Moral Hazard in the Drone War

I missed Tom Junod's original article on targeted killing, but his response to Andrew Sullivan's defense of the Obama Administration is terrific:

I did not -- and do not -- condone the use of torture any more than Sullivan does. But the moral risk of torture is not so different from the moral risk of targeted killing. Indeed, the moral risk of torture provides a template for the moral risk of targeted killing. What was introduced as an option of last resort becomes the option of first resort, then the only option. Sullivan always understood that torture was a temptation, and that the day would come when it was applied not in emergency, "ticking-clock" situations, but as a matter of routine. Well, that day has come, only now with targeted killing, where the option of first resort meets the court of no appeal.

Yes, killing is a part of war, and torture isn't. But what if the the kind of militant who was captured and tortured under Bush is the kind of militant who is simply being killed under President Obama? The Obama Administration vigorously denies this, just as it vigorously denies that it is combating terrorism by practicing a policy of extermination against terrorists. But the numbers -- the thousands killed by drone and raid against the single high-value asset captured and interrogated outside the theater of war in Afghanistan -- tell a story that can't simply be shrugged off. Interrogation has been replaced by assassination.

Moreover, I talked to a source familiar with the targeting process who told me that the people involved in the life-or-death decisions of the Obama administration often do not know the credibility of intelligence sources. This was a highly informed and involved source who, when asked the most essential question -- "how good is the intelligence?" -- paused and finally couldn't answer. In fact, when I raised the question of whether those who were once captured are now being killed, the source suggested that it was the wrong question:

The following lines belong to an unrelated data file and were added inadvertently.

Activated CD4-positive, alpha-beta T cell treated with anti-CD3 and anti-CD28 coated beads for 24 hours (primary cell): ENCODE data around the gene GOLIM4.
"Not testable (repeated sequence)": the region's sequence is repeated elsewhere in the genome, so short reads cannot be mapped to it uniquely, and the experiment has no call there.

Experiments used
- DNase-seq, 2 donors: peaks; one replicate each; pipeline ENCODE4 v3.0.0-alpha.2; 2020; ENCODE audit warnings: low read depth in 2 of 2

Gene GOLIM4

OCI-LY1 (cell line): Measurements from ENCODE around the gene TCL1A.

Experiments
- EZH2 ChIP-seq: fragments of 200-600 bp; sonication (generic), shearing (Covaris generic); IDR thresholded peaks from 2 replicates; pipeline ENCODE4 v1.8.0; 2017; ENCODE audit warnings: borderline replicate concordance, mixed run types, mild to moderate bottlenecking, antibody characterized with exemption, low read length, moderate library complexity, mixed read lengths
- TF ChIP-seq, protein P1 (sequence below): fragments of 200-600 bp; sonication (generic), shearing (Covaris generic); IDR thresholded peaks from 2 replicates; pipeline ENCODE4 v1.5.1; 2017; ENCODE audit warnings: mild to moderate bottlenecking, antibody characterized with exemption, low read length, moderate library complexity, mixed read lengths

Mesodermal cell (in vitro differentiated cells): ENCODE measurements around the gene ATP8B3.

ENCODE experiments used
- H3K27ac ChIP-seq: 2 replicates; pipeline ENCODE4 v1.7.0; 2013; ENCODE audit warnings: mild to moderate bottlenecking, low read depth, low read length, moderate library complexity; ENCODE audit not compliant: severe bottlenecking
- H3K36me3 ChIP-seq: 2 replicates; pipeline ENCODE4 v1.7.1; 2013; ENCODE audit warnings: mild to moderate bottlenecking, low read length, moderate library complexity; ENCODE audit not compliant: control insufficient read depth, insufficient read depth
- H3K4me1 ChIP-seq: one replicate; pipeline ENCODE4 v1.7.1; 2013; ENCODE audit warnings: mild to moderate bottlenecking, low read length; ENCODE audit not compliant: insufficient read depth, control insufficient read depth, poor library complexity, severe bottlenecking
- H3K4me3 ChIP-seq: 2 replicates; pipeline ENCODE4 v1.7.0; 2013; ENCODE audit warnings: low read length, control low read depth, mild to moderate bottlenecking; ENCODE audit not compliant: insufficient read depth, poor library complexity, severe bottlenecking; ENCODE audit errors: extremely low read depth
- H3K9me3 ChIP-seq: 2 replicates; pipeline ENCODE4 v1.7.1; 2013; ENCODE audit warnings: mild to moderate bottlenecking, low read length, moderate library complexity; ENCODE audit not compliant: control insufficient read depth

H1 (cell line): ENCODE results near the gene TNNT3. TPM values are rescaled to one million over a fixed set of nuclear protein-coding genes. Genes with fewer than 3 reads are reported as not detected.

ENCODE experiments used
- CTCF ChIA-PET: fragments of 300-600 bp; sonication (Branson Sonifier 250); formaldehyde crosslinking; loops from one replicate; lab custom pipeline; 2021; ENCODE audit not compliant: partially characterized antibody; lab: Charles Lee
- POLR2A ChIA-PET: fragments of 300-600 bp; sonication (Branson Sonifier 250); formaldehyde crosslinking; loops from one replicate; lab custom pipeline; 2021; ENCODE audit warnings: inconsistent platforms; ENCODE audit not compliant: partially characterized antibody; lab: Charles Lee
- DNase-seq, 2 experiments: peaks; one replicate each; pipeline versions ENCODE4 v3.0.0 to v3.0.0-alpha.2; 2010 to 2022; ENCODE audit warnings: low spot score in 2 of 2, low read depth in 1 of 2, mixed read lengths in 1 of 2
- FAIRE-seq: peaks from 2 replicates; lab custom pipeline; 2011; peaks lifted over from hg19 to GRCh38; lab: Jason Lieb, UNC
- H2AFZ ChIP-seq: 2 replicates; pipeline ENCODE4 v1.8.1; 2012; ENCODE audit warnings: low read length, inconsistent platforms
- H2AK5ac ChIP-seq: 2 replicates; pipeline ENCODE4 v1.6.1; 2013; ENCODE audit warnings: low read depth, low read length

"It's not at all clear that we'd be sending our people into Yemen to capture the people we're targeting. But it's not at all clear that we'd be targeting them if the technology wasn't so advanced. What's happening is that we're using the technology to target people we never would have bothered to capture."

Unfortunately, I think targeting killing is here to stay, by the "only Nixon could go to China" logic.  By having a Democrat start this policy, it has avoided a lot of critique from the usual defenders of humanity against arbitrary power, for the simple reason that many of these folks consider Obama to be "on their team."  Just look at Andrew Sullivan, for God sakes, defending the practice.   The Left spent more time criticizing Bush over looting at the Bagdad museum than it has over Obama's targeted killing (Glen Greenwald being a notable exception).  Having set the precedent under Obama, there will be no going back under either party in the future.

  • Jim Collins

    So what's the difference between smoking a bad guy with a smart bomb from an F-16 or smoking the same bad guy with a missile from a drone?

  • LarryG

    well... what is the difference between a "targeted" killing and sending troops to kill people without a declaration of war and Congressional approval of it?

    If the POTUS can send a seal team to take out a bad guy in some country what is the difference between that and sending a drone instead?

    It's not the method of killing - it's who has that authority to kill - and choosing from an array of weaponry to carry it out.

    is sending a clandestine seal team much different than sending a drone?

  • ErisGuy

    The world changes. I would prefer--mostly--a world without war where, as a Maori told me, we settle our differences with lawyers. But if disputes are to be settled by violence, I prefer drone bombings and terrorism to mass armies and massive bombing campaigns; that is, to WW1/2/3.

  • http://harries@free.fr blokeinfrance